Natural progression of aging in sport
Michael Spedding has been a successful athlete all his life, with 117,000 kms run and >50 years of competition. His brother, Charles, held the English marathon record, 2h 08’33’, for >30 years. Age-related severity is a striking aspect of COVID-19, and Spiegelhalter has put this into context showing the exponential relationship with age and frailty. With our partners at INSEP, The French sports science group, we collated the age-related decline in human performance in multiple sports and activities using age-related world-best performances, to find astonishingly-precise systematic declines described by a single exponential, accounting up to 99% of total variance. Figure 1A shows running speed at 5000m in m/sec for the world records of men and women for each age, and Figure 1B as a percentage of world best speed for men and women: the decline for men and women is an almost exact overlay and fits the single exponential previously described Performance at 5000m is well correlated to VO2max, and inversely related to obesity, a risk factor for COVID-19.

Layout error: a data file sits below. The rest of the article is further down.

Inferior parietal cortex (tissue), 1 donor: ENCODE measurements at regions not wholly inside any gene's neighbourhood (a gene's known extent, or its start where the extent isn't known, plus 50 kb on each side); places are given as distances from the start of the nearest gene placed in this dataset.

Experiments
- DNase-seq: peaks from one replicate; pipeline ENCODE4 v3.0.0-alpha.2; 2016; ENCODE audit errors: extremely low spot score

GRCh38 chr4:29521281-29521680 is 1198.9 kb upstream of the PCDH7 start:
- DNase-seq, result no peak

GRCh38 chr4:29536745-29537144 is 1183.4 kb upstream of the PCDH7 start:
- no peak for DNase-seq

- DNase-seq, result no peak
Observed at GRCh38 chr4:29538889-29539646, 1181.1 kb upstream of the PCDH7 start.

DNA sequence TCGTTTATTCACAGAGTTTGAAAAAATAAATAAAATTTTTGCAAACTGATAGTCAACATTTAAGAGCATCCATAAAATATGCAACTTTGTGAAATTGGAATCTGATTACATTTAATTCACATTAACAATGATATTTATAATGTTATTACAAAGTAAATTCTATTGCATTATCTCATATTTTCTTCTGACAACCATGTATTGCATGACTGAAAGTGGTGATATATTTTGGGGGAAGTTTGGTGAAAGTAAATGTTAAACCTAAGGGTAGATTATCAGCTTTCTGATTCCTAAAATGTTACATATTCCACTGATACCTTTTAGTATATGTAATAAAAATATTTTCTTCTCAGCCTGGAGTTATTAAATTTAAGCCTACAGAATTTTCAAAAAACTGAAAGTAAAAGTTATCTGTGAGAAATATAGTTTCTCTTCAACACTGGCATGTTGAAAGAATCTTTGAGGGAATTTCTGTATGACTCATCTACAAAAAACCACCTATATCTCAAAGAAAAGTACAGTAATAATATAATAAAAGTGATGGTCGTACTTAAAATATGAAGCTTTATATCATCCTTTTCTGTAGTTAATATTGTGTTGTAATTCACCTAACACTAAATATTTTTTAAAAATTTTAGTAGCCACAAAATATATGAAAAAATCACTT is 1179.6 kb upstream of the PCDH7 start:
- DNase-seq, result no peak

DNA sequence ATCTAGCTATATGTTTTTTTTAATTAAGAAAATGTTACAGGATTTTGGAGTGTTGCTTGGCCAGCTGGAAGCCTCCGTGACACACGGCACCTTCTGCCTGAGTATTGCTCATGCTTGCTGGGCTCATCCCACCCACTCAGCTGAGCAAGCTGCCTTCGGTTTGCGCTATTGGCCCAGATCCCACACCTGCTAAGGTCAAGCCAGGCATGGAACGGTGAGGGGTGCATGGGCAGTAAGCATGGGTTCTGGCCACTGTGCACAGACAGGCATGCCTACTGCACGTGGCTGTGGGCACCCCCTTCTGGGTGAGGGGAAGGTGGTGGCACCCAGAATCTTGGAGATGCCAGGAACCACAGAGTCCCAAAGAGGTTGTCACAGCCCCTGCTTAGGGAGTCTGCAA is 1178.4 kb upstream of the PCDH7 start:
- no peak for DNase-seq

Similarly, race-horses, greyhounds, mice, even C. Elegans, show a similar age-related decline. It is a key aspect of life, representing entropy and the cumulative aspects on ageing. Human beings seem to be optimized metabolically, as they have extended lifespans compared to nearly all other animals. The precision of decline among the best human athletes shows that it may be difficult to further improve life expectancy and there has been no real progress in performance over the last decades. As the decline describes world-records, different athletes contribute to the data, so it is unclear whether individuals show the same precise decline, but the decline in performance of one of the authors at 5000m (MS, who has competed in athletics for 60 years at ~15% of world best), fits the same exponential, despite his best efforts. Ageing is just entropy – with almost absolute precision when filtered for the very best human performance – this has immense implications for ageing-related diseases, – and susceptibility to COVID-19 – and our company is surfing on the implications, to improve health care.
Figure 1A: Average speed for age-related World records at 5000m for men (●), women (■), and for MS (▲) expressed in metres/sec.
Figure 1B: Speed expressed as a %age of world absolute best performance for men and women, and for MS as %age of personal best.
Note the superimposition of curves. Figure 1B also shows the age-dependency of mortality for COVID-18 in the USA (◯), and in Italy (□).
The age-dependency for deaths from influenza and pneumonia in the USA in 2018 (△) are also shown.